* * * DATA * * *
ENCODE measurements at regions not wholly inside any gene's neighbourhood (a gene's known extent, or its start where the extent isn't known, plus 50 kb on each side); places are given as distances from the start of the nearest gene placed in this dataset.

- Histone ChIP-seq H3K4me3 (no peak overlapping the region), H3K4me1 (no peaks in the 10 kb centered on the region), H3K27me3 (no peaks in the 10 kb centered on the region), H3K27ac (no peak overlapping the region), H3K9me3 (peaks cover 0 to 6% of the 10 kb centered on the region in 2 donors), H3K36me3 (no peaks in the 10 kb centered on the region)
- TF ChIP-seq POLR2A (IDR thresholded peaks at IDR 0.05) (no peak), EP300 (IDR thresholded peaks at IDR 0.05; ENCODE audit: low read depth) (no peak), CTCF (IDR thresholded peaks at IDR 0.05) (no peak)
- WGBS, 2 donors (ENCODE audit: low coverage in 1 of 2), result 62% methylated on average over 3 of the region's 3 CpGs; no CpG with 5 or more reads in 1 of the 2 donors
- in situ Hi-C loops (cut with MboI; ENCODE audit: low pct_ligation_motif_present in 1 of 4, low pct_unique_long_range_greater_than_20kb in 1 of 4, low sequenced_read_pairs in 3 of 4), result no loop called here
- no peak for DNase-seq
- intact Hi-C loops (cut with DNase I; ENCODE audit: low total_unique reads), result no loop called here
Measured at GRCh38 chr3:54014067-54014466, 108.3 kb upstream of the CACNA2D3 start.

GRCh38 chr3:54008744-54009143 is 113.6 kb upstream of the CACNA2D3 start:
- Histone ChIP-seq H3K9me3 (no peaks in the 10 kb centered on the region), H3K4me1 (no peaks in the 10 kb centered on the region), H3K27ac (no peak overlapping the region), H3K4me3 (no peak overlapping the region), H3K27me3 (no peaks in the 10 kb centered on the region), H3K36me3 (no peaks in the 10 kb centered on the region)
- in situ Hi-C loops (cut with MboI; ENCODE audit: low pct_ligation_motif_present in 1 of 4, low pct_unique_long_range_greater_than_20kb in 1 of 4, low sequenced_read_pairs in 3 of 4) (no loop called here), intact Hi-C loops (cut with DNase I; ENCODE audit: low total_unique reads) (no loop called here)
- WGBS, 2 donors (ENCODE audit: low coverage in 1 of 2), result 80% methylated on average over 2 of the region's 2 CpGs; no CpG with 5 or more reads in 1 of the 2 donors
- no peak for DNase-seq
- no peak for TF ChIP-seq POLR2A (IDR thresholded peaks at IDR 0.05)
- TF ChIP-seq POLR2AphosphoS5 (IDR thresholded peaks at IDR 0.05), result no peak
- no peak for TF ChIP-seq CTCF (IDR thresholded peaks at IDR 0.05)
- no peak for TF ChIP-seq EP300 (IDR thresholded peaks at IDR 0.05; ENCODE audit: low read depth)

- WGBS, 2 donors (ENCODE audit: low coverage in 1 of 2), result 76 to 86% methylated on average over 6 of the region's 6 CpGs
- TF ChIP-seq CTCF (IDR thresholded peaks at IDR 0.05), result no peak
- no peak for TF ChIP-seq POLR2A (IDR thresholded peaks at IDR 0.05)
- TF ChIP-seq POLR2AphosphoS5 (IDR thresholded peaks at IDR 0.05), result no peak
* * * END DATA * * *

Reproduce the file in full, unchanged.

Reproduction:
ENCODE measurements at regions not wholly inside any gene's neighbourhood (a gene's known extent, or its start where the extent isn't known, plus 50 kb on each side); places are given as distances from the start of the nearest gene placed in this dataset.

- Histone ChIP-seq H3K4me3 (no peak overlapping the region), H3K4me1 (no peaks in the 10 kb centered on the region), H3K27me3 (no peaks in the 10 kb centered on the region), H3K27ac (no peak overlapping the region), H3K9me3 (peaks cover 0 to 6% of the 10 kb centered on the region in 2 donors), H3K36me3 (no peaks in the 10 kb centered on the region)
- TF ChIP-seq POLR2A (IDR thresholded peaks at IDR 0.05) (no peak), EP300 (IDR thresholded peaks at IDR 0.05; ENCODE audit: low read depth) (no peak), CTCF (IDR thresholded peaks at IDR 0.05) (no peak)
- WGBS, 2 donors (ENCODE audit: low coverage in 1 of 2), result 62% methylated on average over 3 of the region's 3 CpGs; no CpG with 5 or more reads in 1 of the 2 donors
- in situ Hi-C loops (cut with MboI; ENCODE audit: low pct_ligation_motif_present in 1 of 4, low pct_unique_long_range_greater_than_20kb in 1 of 4, low sequenced_read_pairs in 3 of 4), result no loop called here
- no peak for DNase-seq
- intact Hi-C loops (cut with DNase I; ENCODE audit: low total_unique reads), result no loop called here
Measured at GRCh38 chr3:54014067-54014466, 108.3 kb upstream of the CACNA2D3 start.

GRCh38 chr3:54008744-54009143 is 113.6 kb upstream of the CACNA2D3 start:
- Histone ChIP-seq H3K9me3 (no peaks in the 10 kb centered on the region), H3K4me1 (no peaks in the 10 kb centered on the region), H3K27ac (no peak overlapping the region), H3K4me3 (no peak overlapping the region), H3K27me3 (no peaks in the 10 kb centered on the region), H3K36me3 (no peaks in the 10 kb centered on the region)
- in situ Hi-C loops (cut with MboI; ENCODE audit: low pct_ligation_motif_present in 1 of 4, low pct_unique_long_range_greater_than_20kb in 1 of 4, low sequenced_read_pairs in 3 of 4) (no loop called here), intact Hi-C loops (cut with DNase I; ENCODE audit: low total_unique reads) (no loop called here)
- WGBS, 2 donors (ENCODE audit: low coverage in 1 of 2), result 80% methylated on average over 2 of the region's 2 CpGs; no CpG with 5 or more reads in 1 of the 2 donors
- no peak for DNase-seq
- no peak for TF ChIP-seq POLR2A (IDR thresholded peaks at IDR 0.05)
- TF ChIP-seq POLR2AphosphoS5 (IDR thresholded peaks at IDR 0.05), result no peak
- no peak for TF ChIP-seq CTCF (IDR thresholded peaks at IDR 0.05)
- no peak for TF ChIP-seq EP300 (IDR thresholded peaks at IDR 0.05; ENCODE audit: low read depth)

- WGBS, 2 donors (ENCODE audit: low coverage in 1 of 2), result 76 to 86% methylated on average over 6 of the region's 6 CpGs
- TF ChIP-seq CTCF (IDR thresholded peaks at IDR 0.05), result no peak
- no peak for TF ChIP-seq POLR2A (IDR thresholded peaks at IDR 0.05)
- TF ChIP-seq POLR2AphosphoS5 (IDR thresholded peaks at IDR 0.05), result no peak